Genetic inducible fate mapping in larval zebrafish reveals origins of adult insulin-producing β-cells

Yiyun Wang, Meritxell Rovira, Shamila Yusuff, Michael J. Parsons

Research output: Contribution to journalArticlepeer-review


The Notch-signaling pathway is known to be fundamental in controlling pancreas differentiation. We now report on using Crebased fate mapping to indelibly label pancreatic Notch-responsive cells (PNCs) at larval stages and follow their fate in the adult pancreas. We show that the PNCs represent a population of progenitors that can differentiate to multiple lineages, including adult ductal cells, centroacinar cells (CACs) and endocrine cells. These endocrine cells include the insulin-producing β-cells. CACs are a functional component of the exocrine pancreas; however, our fate-mapping results indicate that CACs are more closely related to endocrine cells by lineage as they share a common progenitor. The majority of the exocrine pancreas consists of the secretory acinar cells; however, we only detect a very limited contribution of PNCs to acinar cells. To explain this observation we re-examined early events in pancreas formation. The pancreatic anlage that gives rise to the exocrine pancreas is located in the ventral gut endoderm (called the ventral bud). Ptf1a is a gene required for exocrine pancreas development and is first expressed as the ventral bud forms. We used transgenic marker lines to observe both the domain of cells expressing ptf1a and cells responding to Notch signaling. We do not detect any overlap in expression and demonstrate that the ventral bud consists of two cell populations: a ptf1-expressing domain and a Notch-responsive progenitor core. As pancreas organogenesis continues, the ventral bud derived PNCs align along the duct, remain multipotent and later in development differentiate to form secondary islets, ducts and CACs.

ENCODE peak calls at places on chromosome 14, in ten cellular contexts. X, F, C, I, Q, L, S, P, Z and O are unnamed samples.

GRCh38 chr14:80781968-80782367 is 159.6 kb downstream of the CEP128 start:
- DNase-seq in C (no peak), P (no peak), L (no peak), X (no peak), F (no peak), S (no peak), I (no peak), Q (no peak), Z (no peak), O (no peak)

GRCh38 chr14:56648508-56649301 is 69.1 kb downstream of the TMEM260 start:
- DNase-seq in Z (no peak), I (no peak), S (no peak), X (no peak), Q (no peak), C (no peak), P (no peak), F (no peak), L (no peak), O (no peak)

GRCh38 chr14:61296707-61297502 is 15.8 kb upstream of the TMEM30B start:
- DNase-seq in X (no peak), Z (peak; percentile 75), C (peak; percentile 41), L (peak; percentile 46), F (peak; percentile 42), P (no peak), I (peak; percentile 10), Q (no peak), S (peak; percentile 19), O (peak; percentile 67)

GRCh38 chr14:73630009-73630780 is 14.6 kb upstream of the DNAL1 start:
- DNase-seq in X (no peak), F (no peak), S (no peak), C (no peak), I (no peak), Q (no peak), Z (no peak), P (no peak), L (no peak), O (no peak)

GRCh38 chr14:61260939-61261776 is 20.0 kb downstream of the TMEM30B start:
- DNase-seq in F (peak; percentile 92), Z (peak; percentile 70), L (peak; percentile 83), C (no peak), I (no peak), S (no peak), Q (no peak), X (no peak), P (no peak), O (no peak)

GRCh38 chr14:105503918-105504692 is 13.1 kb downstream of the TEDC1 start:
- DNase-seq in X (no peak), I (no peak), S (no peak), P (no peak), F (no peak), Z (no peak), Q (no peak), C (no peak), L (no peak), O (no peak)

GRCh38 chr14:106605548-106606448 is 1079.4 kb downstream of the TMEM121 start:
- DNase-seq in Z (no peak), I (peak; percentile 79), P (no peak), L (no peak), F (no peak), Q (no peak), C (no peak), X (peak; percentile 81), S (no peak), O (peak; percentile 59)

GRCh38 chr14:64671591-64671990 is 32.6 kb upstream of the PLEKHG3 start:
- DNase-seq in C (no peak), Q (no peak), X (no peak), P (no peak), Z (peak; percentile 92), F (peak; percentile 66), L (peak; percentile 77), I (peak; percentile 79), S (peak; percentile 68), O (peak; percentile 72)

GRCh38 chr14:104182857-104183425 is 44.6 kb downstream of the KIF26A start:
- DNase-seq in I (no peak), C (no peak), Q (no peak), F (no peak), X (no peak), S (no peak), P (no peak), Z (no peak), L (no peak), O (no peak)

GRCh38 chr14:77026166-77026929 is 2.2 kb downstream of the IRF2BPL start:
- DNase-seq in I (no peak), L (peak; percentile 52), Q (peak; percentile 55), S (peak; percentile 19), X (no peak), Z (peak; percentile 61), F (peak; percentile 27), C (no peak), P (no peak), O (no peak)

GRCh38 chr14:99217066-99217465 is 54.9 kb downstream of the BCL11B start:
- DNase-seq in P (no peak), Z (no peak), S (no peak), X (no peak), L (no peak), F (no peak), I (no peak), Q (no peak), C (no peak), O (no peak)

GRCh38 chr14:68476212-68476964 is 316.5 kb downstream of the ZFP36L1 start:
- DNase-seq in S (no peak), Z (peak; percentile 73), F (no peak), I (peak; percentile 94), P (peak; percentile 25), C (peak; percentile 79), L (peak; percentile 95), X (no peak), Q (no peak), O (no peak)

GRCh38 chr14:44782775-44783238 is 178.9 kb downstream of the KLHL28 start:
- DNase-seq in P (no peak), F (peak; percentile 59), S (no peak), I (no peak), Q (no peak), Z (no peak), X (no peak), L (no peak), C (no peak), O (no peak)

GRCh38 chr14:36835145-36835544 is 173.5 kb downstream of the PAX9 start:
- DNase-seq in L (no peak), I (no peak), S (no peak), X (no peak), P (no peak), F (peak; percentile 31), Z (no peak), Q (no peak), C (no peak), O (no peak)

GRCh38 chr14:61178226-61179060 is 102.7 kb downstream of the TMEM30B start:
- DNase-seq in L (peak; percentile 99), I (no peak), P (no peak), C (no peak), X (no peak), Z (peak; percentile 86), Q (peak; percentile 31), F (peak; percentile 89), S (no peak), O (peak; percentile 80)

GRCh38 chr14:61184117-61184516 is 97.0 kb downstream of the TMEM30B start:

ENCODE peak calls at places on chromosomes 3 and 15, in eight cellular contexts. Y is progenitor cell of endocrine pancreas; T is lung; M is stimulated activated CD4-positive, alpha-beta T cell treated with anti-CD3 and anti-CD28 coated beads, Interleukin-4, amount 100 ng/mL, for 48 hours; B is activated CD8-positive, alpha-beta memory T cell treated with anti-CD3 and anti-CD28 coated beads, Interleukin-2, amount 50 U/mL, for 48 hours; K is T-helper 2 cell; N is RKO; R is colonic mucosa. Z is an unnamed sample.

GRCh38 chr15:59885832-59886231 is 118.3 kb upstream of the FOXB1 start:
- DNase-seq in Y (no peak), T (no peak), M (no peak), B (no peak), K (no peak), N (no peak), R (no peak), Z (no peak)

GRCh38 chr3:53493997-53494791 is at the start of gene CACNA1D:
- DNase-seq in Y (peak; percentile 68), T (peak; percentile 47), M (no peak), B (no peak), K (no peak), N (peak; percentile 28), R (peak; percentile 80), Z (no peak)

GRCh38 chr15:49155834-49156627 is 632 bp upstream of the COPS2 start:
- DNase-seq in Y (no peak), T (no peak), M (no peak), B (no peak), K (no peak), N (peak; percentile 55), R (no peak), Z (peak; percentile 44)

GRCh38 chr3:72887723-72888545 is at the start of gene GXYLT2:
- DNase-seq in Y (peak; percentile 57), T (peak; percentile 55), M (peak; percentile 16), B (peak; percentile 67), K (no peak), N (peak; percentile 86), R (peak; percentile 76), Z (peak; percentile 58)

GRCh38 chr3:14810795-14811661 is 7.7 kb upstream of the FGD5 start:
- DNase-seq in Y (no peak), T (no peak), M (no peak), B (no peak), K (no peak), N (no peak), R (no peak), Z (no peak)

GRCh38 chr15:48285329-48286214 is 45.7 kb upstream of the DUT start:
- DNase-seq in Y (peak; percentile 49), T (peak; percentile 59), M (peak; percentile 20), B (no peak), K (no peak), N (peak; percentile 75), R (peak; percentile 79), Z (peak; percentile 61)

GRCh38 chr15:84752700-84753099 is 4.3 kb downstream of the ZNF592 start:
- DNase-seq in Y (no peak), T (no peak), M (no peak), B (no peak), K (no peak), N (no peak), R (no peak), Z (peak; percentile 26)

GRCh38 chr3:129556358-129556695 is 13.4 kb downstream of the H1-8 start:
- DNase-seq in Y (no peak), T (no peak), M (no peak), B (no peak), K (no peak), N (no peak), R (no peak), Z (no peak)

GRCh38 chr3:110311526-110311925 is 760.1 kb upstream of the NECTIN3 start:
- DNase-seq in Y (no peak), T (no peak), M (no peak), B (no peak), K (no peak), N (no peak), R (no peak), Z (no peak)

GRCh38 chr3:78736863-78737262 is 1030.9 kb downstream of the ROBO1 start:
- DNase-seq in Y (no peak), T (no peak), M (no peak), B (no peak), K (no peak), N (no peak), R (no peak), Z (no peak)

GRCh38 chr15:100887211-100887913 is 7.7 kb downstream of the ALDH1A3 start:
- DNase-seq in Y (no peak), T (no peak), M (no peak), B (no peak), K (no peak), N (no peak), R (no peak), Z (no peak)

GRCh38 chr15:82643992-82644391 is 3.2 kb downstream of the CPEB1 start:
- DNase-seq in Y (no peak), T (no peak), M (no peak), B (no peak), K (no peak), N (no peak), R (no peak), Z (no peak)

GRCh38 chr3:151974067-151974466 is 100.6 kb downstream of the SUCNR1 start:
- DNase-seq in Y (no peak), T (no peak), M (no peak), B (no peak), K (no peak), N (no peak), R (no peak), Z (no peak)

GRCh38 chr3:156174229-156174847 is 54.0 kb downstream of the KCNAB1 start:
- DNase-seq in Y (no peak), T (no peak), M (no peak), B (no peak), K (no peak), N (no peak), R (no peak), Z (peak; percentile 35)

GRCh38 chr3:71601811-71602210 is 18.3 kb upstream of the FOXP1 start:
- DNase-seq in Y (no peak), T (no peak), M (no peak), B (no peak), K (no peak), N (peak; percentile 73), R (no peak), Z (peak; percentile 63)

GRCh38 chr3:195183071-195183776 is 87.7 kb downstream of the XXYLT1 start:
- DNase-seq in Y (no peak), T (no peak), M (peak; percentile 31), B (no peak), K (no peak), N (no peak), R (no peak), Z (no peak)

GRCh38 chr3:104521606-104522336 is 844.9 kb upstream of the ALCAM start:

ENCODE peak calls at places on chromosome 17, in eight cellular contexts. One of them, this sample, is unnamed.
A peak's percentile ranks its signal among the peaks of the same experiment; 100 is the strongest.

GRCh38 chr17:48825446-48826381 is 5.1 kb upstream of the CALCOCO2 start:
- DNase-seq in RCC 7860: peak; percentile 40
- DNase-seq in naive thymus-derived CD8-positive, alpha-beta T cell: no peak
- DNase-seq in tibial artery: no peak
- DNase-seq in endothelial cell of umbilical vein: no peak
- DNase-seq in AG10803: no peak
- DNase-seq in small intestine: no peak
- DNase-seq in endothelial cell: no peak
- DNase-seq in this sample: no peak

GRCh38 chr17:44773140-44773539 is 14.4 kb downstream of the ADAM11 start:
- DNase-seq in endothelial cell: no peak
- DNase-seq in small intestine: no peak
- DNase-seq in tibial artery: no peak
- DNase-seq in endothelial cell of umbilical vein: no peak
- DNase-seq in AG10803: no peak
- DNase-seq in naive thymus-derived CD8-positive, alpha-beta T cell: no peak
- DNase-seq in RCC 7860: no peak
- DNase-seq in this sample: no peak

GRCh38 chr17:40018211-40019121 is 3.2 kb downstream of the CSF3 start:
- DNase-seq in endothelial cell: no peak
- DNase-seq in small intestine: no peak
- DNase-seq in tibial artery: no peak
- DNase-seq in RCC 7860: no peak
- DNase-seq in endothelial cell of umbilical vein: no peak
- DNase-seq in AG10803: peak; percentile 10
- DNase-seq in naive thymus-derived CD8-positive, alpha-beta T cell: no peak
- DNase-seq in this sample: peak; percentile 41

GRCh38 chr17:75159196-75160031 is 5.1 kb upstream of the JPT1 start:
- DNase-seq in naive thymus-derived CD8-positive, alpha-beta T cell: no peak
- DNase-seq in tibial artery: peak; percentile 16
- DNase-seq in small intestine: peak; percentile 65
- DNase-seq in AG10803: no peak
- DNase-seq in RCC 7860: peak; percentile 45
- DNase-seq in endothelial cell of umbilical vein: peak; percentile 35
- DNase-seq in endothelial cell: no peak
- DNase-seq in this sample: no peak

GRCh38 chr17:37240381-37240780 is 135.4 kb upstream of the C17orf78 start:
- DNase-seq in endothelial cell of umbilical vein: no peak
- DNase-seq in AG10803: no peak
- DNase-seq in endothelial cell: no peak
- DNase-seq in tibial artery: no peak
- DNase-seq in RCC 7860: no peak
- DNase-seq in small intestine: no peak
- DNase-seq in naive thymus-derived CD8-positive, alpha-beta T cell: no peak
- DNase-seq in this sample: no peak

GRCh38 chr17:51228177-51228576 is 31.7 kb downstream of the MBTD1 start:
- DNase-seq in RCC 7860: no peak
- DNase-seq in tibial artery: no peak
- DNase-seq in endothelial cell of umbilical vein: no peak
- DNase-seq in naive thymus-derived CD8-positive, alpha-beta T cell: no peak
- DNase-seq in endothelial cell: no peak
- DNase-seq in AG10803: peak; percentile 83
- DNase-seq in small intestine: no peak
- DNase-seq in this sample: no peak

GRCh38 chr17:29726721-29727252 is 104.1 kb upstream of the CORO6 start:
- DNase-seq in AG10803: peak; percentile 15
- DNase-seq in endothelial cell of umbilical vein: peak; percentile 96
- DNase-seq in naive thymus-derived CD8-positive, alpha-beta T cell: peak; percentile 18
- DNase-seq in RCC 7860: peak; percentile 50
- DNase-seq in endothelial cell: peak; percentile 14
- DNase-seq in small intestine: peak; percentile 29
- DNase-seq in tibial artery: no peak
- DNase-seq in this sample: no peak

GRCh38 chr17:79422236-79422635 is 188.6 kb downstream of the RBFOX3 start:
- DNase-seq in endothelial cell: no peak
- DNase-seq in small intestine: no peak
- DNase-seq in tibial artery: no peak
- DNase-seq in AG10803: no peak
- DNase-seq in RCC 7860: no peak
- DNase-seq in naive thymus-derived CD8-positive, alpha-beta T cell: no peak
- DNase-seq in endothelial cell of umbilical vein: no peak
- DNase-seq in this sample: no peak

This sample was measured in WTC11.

Original languageEnglish (US)
Pages (from-to)609-617
Number of pages9
Issue number4
StatePublished - Feb 15 2011
Externally publishedYes


  • Notch-signaling
  • Pancreas development
  • Pancreatic progenitors
  • Zebrafish
  • β-cells

ASJC Scopus subject areas

  • Molecular Biology
  • Developmental Biology


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